Developer: Kamina Dimension
Publisher: First Press Games
Genre: Adventure, Action, Platformer
Platform: Nintendo Switch
Age Rating: PEGI 7
Release Date: 29/Sept/2020
A code was provided for review purposes
After a successful kick-starter campaign, Kamina Dimension developed the action-adventure title MindSeize. The game plays like a standard Metroidvania, with upgrades distributed throughout the different environments. Your character, M.C. Fox, is a crippled private investigator. Despite this handicap, he can send his mind into a mech, allowing him to combat opponents. This mech begins with both a melee weapon and a machine gun, and as the game progresses, you unlock new weapons and abilities that increase your capabilities.
How did this happen?
MindSeize begins with images showing M.C. Fox losing his daughter to a machine, establishing the context of the game. The objective is to reclaim your daughter from “The Ascended”, an organization of robots who wish to perfect society by irradicating humans. While the story has many key elements, there is much to be desired from the plot, and some lines feel lifeless.
While there are many plotlines in the game to add depth to the story, such as a limit on the amount of time M.C. Fox can spend in his mech, they seem to fall flat and do not feel meaningful. Despite this fear being discussed multiple times, there is never a time where the player feels they are in immediate danger of losing their mind, or that they are genuinely risking anything to save their daughter.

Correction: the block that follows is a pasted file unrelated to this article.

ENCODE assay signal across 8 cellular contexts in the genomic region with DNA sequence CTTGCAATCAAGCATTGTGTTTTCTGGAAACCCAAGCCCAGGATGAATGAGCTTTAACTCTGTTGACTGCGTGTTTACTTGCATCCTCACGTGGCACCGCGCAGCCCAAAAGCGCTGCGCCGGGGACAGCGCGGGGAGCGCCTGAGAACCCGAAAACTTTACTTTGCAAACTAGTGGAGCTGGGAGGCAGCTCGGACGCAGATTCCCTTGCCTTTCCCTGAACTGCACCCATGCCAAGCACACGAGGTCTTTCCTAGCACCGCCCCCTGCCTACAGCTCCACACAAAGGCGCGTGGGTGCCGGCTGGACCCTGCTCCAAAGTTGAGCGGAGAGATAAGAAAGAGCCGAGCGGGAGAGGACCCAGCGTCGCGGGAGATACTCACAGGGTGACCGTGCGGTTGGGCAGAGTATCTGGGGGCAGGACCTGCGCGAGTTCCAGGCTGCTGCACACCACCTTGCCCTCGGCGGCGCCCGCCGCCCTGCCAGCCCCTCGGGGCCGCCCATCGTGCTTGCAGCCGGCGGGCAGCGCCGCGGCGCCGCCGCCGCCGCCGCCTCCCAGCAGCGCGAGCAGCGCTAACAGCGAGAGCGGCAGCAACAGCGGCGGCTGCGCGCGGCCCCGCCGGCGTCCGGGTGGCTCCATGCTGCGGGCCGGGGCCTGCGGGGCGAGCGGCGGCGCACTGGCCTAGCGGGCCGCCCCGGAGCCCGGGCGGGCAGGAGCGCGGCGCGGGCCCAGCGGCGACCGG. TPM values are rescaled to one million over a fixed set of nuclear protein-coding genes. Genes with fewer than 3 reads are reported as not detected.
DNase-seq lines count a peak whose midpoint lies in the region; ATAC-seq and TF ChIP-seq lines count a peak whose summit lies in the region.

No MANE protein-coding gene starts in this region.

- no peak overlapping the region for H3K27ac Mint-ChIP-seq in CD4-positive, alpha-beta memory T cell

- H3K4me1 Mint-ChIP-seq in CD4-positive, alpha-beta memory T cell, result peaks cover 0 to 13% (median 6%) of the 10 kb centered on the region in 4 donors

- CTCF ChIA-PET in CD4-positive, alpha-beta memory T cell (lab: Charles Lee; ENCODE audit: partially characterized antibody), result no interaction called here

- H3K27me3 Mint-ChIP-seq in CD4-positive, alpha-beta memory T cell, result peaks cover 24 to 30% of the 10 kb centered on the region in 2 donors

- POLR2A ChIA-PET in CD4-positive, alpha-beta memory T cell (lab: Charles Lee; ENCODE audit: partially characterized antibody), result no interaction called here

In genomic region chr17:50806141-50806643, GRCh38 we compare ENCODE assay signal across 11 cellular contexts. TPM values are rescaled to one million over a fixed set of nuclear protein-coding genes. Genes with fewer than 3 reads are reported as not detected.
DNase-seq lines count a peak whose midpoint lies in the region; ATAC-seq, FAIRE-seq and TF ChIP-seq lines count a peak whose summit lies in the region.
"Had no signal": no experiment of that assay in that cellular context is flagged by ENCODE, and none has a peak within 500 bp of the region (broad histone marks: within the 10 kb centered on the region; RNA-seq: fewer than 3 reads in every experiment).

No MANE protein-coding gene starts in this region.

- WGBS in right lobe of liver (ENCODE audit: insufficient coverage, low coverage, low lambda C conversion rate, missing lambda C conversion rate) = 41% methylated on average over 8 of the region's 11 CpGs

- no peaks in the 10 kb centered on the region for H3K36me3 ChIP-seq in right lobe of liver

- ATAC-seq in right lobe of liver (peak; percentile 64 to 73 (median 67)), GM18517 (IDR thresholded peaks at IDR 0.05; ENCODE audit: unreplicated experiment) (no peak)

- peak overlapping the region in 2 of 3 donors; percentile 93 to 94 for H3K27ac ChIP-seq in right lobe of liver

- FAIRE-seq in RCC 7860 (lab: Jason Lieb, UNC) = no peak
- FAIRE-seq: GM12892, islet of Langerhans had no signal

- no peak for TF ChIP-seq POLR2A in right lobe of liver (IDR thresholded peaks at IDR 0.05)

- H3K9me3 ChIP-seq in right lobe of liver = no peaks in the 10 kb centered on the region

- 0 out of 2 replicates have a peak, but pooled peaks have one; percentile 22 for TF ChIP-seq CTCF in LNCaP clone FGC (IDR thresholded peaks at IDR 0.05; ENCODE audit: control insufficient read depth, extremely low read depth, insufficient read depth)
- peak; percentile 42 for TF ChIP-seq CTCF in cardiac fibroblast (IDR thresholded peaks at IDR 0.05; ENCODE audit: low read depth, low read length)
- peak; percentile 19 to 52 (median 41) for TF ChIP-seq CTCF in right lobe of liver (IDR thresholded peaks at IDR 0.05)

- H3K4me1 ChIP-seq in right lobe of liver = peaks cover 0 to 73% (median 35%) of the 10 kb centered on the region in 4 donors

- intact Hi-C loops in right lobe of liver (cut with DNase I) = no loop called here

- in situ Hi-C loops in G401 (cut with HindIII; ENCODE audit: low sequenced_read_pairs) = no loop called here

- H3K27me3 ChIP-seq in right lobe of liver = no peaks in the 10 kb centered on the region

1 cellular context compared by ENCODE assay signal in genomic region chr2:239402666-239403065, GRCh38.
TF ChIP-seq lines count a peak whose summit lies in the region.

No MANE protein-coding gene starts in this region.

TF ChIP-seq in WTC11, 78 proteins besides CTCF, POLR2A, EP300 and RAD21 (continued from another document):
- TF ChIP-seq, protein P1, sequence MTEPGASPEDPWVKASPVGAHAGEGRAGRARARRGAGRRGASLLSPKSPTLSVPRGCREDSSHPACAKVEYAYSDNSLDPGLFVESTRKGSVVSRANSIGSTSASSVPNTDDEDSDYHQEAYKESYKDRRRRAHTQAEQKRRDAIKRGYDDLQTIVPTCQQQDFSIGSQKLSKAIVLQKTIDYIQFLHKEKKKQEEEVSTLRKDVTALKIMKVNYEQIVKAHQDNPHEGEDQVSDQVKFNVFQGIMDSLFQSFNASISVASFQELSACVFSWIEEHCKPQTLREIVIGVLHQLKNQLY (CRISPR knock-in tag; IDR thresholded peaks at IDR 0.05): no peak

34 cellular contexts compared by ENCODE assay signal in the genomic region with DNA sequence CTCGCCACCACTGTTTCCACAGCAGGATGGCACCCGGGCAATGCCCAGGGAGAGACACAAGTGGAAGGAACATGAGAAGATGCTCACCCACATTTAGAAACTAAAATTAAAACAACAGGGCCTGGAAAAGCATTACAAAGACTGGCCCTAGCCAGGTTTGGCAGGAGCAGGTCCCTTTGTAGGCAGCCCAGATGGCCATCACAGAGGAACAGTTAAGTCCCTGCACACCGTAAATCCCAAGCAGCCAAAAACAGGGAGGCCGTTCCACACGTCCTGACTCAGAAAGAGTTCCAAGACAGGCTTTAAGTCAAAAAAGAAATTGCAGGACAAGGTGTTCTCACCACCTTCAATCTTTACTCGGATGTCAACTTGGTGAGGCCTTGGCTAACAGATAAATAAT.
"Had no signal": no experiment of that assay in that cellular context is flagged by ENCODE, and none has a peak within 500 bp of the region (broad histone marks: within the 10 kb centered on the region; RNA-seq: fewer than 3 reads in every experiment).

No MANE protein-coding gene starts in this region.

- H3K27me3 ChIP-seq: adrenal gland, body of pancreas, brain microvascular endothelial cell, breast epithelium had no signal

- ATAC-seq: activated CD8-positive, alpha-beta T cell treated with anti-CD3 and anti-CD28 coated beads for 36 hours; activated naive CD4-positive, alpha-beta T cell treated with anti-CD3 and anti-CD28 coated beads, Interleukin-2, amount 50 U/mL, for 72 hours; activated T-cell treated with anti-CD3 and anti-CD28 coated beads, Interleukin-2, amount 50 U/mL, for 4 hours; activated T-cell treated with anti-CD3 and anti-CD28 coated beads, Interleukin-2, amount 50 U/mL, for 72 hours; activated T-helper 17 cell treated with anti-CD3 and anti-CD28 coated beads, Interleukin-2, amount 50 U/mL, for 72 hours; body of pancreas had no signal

M.C. Fox travels through five different planets to reunite with his daughter. At the beginning of the game, he feels slow, and manoeuvring with him is a challenge. As the game progresses, however, you unlock new movement options such as a dash, wall jump and even increase the number jumps M.C. Fox can perform before landing. The additional movement options made it significantly more pleasurable to navigate the maps.
Unlocking these upgrades is rewarding, and can be done through purchasing them, finding them in the map, or defeating a boss. While most of the hidden upgrades are simple to find, many are hidden behind walls that the player must shoot at to uncover. While mundane, this was not unfair. However, one of the powerups was only discoverable by using a grenade on a seemingly regular wall. The wall would not break with the regular melee rifle. Discovering this collectable was frustrating and felt unfair to the player. Despite this, the gameplay is pleasant, and unlocking new improvements brings joy.
Exploration is Encouraged